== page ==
It’s like the universe is slowly taking away everything that is important to me, I said to my husband. First Okami. Then, my grandmother’s ring. Now, my photos. My meditation teacher says there is a Buddhist who believes that everything bad that happens to us happens because of a seed we planted long ago. What kind of heinous act could I have done in this life to be experiencing such horrible karma?


Well, when you start going into this kind of stuff, you may be looking at regressive lives. It could have been from many lives ago, and you chose this life to process it all.


But I don’t want to process it in this life, I protested. I want it to stop. I want my photos and my Okami back!


I know, love.


As we sat down to sit before bed, I watched one of my cats saunter over to the scratching pad we had gotten for them. He lay down on the pad and started to dig into it with both feet. It looked pretty good to me.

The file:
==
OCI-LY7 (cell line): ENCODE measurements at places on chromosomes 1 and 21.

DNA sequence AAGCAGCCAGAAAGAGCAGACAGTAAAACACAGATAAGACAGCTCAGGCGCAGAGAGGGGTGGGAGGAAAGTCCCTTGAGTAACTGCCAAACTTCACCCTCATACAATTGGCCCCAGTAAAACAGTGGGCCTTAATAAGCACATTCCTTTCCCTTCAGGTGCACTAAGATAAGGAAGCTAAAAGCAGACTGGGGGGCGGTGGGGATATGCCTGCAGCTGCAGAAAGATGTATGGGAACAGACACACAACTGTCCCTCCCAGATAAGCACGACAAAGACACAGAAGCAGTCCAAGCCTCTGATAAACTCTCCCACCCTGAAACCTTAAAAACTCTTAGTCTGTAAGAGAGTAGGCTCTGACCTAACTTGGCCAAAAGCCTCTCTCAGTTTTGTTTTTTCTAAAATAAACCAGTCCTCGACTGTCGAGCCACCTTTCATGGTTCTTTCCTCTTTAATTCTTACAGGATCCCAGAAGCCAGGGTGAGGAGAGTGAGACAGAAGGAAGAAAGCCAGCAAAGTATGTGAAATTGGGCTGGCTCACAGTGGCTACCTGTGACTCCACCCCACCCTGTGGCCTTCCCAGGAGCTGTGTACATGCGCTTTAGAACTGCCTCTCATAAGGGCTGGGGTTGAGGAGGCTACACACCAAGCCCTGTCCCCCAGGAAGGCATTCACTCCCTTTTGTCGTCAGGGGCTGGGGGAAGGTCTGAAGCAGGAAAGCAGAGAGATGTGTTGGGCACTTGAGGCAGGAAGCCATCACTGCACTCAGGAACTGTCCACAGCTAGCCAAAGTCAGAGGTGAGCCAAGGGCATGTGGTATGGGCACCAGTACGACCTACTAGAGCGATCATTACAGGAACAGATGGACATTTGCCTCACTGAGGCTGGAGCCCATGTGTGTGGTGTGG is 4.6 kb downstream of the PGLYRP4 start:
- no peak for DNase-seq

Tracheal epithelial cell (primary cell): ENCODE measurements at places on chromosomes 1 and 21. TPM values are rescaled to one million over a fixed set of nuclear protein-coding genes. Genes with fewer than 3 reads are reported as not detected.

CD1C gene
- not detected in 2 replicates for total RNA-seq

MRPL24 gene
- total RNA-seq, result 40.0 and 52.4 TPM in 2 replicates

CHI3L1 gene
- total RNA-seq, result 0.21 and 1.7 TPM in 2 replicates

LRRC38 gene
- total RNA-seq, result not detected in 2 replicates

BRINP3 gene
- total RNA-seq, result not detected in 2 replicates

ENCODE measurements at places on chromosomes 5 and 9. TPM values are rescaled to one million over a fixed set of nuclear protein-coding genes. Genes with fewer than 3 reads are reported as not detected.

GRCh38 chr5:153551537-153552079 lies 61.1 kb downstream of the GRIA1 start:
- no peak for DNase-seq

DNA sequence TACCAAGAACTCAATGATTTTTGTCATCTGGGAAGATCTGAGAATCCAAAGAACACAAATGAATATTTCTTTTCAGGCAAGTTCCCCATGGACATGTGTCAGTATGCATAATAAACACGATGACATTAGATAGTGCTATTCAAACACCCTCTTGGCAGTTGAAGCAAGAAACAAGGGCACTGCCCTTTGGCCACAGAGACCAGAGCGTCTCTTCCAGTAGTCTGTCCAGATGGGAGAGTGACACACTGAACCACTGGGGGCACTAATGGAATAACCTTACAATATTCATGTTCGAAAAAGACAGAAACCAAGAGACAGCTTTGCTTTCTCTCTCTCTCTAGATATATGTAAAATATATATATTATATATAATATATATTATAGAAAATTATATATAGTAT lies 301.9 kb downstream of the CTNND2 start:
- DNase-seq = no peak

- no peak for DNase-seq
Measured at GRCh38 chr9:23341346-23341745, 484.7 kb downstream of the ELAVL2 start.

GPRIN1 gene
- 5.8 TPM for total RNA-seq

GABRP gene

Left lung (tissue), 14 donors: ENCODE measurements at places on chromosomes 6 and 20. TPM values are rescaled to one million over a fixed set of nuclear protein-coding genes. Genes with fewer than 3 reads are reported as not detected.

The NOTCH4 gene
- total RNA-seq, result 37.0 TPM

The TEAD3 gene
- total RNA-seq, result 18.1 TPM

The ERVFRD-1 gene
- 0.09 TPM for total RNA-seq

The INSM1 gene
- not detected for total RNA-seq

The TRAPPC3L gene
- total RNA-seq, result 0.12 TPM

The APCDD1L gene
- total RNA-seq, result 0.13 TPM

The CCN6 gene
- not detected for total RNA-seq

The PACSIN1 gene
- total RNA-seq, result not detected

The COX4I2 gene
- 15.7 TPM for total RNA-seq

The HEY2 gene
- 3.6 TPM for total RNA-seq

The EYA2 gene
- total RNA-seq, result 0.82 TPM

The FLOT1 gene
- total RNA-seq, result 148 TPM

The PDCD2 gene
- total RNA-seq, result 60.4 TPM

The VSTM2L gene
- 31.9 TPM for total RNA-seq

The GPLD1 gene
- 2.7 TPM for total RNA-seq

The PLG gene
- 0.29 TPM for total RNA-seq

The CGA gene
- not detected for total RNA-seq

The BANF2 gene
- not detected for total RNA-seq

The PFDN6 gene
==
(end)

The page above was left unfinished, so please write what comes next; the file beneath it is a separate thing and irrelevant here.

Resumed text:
Maybe, I don’t need meditation, I just need my own scratching post, I suggested to my husband.




I picked up my phone, opened the meditation app, and turned off the light.


Ready. Set. Zen.




About Marieke:

Marieke has been deeply inspired by the animals in her life, particularly her wolf dog, Okami, who embodied an otherworldy, buddhist spirit. She believes in freeing our inner being through self-study, the practice of meditation and asana, and in lifting our voices together in song.

Marieke offers a unique blend of Alignment-based Hatha Yoga infused with her own original music, which she performs during Savasana. Marieke has been studying yoga for several years and has earned a 200-hour RYT in Hatha Yoga at Lotus Bloom Yoga Studio in Prescott, Arizona. She is currently studying Anusara ygoa with master teacher Jayendra Hanley. Anusara blends Tantric philosophy with the alignment principles outlined in Iyengar yoga, honoring the sacred and divine in all beings. Join Marieke to explore the benefits of yoga, on and off the mat, and to open your heart to experience your greatest potential!

To read more of her work, you can visit her website Howling Wolf Yoga